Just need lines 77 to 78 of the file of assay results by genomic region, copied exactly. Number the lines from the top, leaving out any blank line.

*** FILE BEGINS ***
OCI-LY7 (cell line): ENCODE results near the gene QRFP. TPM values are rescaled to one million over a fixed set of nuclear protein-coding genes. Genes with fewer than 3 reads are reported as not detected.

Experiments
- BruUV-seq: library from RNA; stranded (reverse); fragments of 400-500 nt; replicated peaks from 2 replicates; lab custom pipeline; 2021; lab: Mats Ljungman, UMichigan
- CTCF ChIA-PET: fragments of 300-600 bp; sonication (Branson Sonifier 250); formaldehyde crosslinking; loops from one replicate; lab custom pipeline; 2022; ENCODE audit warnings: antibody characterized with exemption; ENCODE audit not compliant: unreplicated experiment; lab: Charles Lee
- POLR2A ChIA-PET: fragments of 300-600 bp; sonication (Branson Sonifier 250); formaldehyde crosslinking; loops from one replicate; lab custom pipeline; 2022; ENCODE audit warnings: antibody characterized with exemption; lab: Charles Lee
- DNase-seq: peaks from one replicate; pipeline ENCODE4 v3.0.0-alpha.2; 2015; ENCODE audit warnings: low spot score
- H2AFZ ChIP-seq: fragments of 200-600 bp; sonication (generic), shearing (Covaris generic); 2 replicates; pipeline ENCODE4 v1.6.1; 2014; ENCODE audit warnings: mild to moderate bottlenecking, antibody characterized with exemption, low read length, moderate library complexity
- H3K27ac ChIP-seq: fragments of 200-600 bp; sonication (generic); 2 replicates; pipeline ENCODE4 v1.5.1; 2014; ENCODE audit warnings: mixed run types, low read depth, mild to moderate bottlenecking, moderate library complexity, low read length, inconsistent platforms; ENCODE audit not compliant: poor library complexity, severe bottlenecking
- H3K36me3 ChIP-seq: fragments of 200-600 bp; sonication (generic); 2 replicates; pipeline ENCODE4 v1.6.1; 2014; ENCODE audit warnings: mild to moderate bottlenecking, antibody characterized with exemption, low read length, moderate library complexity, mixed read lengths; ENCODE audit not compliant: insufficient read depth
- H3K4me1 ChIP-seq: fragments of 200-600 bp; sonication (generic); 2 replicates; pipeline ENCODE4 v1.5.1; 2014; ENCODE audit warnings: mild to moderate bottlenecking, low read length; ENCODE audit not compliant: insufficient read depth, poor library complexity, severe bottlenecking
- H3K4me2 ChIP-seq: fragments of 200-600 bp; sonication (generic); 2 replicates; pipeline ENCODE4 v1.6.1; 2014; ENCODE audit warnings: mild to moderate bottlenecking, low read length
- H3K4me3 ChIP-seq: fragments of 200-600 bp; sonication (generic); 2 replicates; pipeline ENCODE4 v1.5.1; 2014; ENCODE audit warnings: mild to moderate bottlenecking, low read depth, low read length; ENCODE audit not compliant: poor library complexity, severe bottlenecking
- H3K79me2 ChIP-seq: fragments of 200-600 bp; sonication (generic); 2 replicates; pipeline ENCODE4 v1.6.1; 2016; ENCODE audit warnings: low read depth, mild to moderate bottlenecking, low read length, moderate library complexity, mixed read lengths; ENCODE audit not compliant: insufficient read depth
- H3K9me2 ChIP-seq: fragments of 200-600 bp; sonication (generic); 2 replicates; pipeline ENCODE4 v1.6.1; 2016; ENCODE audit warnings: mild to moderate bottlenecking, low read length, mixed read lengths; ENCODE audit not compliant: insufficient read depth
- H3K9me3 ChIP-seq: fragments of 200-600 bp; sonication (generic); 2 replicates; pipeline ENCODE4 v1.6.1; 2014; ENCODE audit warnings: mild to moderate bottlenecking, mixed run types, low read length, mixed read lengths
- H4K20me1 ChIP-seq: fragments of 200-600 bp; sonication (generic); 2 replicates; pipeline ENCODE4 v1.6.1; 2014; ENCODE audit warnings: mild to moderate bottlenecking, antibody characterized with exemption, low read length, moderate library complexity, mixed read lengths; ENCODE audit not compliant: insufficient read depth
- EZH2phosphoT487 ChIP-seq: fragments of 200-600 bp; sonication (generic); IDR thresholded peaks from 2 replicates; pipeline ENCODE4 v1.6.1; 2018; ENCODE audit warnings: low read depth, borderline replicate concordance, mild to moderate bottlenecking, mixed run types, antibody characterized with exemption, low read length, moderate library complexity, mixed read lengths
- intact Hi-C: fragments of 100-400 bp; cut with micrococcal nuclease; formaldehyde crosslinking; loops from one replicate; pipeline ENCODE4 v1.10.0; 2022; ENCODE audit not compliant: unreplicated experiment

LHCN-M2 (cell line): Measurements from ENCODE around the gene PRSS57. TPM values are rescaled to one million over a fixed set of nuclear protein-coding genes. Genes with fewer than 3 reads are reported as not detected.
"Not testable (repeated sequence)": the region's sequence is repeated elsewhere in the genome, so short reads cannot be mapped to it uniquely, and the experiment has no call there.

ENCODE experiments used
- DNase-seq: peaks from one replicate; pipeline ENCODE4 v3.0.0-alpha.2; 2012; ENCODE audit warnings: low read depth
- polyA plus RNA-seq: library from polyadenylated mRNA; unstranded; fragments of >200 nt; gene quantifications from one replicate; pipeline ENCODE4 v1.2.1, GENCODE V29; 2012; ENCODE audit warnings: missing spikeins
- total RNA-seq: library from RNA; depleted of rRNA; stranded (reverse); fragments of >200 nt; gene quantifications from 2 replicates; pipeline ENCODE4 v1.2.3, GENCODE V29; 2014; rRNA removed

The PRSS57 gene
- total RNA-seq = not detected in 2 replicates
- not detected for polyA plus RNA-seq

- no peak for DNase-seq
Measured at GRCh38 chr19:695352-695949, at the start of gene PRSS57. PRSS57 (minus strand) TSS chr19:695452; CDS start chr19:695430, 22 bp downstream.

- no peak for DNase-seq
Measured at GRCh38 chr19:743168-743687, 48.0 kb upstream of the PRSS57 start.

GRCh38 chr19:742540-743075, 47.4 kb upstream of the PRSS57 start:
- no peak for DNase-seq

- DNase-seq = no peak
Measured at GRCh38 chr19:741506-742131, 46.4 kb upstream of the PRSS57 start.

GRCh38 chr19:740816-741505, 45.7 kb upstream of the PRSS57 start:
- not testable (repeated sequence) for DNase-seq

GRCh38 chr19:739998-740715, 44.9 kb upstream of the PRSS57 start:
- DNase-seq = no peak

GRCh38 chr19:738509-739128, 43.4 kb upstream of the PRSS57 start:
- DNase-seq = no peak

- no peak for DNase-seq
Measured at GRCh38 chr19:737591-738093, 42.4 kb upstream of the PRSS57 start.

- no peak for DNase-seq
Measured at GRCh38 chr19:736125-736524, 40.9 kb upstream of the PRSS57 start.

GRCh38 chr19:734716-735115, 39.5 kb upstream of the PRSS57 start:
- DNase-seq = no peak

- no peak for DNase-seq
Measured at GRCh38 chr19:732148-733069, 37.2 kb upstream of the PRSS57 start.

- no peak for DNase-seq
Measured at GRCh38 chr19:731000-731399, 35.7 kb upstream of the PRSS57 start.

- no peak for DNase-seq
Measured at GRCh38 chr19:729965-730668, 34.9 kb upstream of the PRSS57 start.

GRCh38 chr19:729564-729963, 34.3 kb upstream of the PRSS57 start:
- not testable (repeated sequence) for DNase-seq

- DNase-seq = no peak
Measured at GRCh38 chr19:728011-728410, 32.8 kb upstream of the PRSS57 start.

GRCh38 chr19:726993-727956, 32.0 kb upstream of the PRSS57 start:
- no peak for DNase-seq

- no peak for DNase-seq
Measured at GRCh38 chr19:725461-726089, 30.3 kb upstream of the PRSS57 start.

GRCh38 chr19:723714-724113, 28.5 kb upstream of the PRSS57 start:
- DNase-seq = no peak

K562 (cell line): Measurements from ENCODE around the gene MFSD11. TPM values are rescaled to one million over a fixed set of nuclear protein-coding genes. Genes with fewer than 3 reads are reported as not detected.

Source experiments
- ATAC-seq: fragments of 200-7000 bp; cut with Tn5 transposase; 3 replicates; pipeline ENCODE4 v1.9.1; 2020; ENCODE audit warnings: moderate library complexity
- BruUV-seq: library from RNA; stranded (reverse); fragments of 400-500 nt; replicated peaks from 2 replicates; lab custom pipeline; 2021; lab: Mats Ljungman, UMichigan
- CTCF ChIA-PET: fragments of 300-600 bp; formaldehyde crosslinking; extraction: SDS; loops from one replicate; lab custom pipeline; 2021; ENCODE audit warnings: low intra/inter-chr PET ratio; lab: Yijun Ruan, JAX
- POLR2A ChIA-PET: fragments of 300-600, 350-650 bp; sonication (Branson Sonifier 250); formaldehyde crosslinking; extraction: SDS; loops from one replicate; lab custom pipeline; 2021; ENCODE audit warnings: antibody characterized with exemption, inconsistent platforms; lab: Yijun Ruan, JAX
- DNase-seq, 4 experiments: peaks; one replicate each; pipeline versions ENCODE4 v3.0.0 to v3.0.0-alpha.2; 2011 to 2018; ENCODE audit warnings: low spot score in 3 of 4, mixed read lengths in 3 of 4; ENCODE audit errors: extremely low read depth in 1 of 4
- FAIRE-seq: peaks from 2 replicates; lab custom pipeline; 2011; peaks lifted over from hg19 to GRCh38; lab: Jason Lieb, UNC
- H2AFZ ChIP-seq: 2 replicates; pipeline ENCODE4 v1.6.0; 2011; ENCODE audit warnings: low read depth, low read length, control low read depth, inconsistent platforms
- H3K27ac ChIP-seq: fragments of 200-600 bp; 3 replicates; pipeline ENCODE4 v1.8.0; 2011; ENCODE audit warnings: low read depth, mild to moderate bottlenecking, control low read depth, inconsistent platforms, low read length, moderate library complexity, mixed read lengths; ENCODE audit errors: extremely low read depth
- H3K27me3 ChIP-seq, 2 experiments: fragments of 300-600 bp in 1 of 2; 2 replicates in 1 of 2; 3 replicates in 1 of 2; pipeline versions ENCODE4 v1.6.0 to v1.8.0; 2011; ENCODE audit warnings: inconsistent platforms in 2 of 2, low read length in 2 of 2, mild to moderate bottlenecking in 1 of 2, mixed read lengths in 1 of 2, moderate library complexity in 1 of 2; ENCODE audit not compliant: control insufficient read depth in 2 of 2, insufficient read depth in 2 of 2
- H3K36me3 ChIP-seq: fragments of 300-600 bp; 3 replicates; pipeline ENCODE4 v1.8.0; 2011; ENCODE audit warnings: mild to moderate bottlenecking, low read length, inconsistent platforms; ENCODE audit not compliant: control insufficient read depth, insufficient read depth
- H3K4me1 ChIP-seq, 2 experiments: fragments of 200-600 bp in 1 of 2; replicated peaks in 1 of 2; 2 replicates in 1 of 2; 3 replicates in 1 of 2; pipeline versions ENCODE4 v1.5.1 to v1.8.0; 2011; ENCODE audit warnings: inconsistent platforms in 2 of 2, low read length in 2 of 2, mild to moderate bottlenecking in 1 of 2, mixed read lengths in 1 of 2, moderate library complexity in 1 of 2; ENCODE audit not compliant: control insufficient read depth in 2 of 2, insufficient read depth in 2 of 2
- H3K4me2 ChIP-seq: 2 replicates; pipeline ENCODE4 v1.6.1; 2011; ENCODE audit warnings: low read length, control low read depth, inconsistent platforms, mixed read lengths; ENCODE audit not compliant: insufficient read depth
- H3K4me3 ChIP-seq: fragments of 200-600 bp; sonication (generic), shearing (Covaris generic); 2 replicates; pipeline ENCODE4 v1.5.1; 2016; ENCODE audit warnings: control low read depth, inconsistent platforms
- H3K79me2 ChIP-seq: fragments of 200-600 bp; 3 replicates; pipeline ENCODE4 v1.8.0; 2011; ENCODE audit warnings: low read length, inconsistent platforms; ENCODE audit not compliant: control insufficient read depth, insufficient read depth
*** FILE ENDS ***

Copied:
- H3K4me2 ChIP-seq: 2 replicates; pipeline ENCODE4 v1.6.1; 2011; ENCODE audit warnings: low read length, control low read depth, inconsistent platforms, mixed read lengths; ENCODE audit not compliant: insufficient read depth
- H3K4me3 ChIP-seq: fragments of 200-600 bp; sonication (generic), shearing (Covaris generic); 2 replicates; pipeline ENCODE4 v1.5.1; 2016; ENCODE audit warnings: control low read depth, inconsistent platforms